The Magazine

The Singapore Cure

An economic, not political, solution to the health care crisis.

Feb 25, 2013, Vol. 18, No. 23 • By MATTHEW CONTINETTI
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In fact, Becky will pay, over the course of her life, close to 50 percent of her total earnings “into the health care system for herself and her dependents.” That number is staggering, but Goldhill is happy to explain his calculations. Surely, he writes, there are better uses to which Becky and Uncle Sam could put such an enormous amount of money: a trip to Disney World, say, or an aircraft carrier battle group.

Insurance has so deranged American health care that our policy debate is framed in terms of increasing and standardizing coverage, not lowering cost and thereby improving access through competition and customer accountability. Goldhill is unsparing in his criticism of the 2010 Affordable Care Act (ACA), aka Obamacare, which mandates universal health coverage: “The ACA’s most obvious characteristic,” he writes, “is its continuity with our existing system: a continued reliance on insurance as the funding mechanism for all care.”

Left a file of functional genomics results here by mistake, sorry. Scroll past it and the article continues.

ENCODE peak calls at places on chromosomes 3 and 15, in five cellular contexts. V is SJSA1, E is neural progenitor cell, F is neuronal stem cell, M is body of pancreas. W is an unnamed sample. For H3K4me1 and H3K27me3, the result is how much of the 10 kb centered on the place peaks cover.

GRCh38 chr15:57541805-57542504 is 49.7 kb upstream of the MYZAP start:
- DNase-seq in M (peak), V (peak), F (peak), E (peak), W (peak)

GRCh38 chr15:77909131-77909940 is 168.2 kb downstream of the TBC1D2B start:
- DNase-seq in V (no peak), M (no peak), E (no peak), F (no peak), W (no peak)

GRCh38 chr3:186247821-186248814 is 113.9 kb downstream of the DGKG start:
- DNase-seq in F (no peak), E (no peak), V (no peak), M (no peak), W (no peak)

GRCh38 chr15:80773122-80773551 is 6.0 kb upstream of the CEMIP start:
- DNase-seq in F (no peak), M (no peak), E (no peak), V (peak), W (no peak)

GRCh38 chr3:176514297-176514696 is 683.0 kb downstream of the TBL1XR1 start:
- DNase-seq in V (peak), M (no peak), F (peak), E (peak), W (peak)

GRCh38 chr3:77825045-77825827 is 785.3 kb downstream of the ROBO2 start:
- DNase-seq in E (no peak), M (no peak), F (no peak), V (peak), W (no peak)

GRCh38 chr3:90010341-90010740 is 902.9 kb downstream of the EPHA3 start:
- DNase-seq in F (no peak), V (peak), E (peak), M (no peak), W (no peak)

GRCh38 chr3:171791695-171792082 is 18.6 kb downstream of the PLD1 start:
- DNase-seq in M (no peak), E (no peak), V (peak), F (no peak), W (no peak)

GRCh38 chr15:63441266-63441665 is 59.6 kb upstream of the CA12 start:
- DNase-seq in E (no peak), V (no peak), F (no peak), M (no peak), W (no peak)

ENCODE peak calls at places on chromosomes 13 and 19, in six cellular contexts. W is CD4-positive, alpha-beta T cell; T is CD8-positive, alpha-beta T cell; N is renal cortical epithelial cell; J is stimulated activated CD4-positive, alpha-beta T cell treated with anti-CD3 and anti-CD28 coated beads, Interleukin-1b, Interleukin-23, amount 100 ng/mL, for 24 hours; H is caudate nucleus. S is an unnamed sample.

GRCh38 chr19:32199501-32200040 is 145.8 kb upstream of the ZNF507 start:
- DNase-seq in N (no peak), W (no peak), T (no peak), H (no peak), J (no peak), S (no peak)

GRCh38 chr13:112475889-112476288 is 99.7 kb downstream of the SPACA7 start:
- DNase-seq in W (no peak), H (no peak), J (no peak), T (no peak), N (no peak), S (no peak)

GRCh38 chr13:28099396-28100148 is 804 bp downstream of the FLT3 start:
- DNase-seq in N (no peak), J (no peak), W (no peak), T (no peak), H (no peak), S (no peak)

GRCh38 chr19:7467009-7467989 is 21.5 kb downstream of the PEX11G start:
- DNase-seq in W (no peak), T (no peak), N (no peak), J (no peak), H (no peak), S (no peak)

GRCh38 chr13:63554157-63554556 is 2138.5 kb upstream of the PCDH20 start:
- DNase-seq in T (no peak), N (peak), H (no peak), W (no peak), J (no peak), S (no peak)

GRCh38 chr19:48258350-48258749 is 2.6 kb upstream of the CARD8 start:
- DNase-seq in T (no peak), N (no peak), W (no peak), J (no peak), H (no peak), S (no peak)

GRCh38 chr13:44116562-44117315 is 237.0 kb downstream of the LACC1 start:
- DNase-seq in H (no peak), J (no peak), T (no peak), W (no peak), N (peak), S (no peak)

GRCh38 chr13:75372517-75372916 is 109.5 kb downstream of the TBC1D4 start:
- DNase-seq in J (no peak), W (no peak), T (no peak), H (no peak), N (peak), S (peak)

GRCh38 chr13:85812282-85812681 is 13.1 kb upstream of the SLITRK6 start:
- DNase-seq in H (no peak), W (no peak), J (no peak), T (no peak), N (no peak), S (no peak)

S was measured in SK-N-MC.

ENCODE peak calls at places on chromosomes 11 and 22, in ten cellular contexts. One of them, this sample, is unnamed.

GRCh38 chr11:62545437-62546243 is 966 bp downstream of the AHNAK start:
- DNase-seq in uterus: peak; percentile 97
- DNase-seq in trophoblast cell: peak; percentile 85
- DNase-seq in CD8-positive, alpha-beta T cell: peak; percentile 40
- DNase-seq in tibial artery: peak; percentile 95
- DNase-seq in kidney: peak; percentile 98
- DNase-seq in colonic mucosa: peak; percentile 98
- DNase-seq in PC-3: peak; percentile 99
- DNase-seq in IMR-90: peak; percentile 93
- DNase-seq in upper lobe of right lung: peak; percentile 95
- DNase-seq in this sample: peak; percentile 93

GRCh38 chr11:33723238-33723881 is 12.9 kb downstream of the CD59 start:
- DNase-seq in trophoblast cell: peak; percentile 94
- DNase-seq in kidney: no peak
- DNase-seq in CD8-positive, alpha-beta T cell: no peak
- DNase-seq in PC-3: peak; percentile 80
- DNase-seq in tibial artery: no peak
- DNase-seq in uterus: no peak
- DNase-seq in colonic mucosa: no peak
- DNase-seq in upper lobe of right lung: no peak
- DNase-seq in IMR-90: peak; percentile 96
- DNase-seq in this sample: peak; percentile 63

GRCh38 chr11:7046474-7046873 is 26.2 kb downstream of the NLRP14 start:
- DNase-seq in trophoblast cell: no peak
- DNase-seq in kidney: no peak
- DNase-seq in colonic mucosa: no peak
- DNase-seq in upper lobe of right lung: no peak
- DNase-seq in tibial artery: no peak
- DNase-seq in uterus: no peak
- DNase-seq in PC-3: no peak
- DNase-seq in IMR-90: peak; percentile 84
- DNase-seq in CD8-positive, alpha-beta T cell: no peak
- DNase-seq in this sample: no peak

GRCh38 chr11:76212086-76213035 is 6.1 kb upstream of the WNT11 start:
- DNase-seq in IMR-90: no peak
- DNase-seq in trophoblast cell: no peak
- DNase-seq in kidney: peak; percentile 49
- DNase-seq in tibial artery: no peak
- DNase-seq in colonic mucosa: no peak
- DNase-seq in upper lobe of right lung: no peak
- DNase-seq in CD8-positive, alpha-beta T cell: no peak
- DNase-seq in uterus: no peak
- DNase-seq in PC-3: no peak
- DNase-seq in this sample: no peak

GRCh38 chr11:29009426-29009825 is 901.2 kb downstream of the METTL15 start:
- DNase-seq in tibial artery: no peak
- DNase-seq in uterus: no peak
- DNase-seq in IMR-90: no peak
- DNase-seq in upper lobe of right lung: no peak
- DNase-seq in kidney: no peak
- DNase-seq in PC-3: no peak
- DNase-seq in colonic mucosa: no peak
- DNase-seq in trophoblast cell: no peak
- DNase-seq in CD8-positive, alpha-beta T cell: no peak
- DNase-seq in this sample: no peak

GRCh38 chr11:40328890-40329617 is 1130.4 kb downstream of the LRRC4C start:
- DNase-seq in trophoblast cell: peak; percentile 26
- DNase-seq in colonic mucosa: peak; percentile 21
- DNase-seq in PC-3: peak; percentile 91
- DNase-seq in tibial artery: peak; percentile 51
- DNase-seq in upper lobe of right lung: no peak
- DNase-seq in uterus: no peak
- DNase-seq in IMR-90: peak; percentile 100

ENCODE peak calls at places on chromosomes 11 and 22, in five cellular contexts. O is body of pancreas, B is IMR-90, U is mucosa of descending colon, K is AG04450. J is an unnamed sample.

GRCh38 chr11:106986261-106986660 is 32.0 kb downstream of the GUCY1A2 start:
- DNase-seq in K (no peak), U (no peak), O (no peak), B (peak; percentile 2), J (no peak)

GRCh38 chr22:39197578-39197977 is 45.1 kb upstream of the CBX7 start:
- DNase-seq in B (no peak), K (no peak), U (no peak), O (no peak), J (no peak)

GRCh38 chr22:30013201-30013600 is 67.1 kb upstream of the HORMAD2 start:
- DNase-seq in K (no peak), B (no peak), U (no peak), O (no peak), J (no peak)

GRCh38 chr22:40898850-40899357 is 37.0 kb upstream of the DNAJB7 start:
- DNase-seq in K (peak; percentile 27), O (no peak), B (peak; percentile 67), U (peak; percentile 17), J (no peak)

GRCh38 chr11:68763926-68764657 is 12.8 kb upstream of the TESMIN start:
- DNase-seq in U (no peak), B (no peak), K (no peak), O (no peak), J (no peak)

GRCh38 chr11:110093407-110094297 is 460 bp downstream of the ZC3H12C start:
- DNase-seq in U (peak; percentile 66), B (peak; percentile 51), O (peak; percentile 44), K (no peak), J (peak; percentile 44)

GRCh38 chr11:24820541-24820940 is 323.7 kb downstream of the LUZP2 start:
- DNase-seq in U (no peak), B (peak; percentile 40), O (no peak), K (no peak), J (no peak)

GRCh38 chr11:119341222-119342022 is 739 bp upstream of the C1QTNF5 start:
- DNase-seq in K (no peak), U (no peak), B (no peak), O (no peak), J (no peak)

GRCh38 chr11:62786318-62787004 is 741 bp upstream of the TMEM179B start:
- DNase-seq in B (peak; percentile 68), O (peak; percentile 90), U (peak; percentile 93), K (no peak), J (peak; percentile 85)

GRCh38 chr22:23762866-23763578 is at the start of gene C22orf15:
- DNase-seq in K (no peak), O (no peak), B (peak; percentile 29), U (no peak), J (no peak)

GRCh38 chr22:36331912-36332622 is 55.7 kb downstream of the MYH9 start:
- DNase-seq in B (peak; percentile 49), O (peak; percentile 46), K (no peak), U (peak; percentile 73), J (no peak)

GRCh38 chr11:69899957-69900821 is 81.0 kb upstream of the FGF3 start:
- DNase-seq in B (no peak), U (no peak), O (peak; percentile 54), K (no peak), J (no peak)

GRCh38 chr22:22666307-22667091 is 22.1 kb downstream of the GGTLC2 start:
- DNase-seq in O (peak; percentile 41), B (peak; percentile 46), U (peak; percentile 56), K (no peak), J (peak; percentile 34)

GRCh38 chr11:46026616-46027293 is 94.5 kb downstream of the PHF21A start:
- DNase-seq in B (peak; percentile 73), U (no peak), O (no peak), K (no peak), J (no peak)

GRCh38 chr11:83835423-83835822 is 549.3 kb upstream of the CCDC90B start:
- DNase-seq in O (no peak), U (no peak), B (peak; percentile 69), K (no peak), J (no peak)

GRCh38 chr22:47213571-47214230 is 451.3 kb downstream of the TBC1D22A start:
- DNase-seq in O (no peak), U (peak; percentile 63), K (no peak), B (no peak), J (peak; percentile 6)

Obamacare is “fundamentally an exercise in Rube Goldberg-like financial engineering.” It is “profoundly old-fashioned,” which is just about the worst thing anyone can call a liberal program. It drastically expands Medicaid, “the most complicated program ever designed by the federal government.” It may even have the unintended consequence of reducing the number of Americans with insurance.

The legacy of Obamacare may not turn out to be what liberals expect, which is that it will guarantee health coverage for every American and, ultimately, lower costs. Obamacare’s expense and complexity may only sharpen the contradictions in the insurance-based health system and precipitate its collapse.

What would be the replacement? No doubt, egalitarians would prefer a system in which government pays for all health care and uses price controls and rationing to limit costs. But Goldhill has a different prescription:

Since we are unable to repeal the economic laws of gravity in health care, it’s time to embrace them, to build a more normal system of financing care—and a more normal system of weighing its value and holding its providers accountable.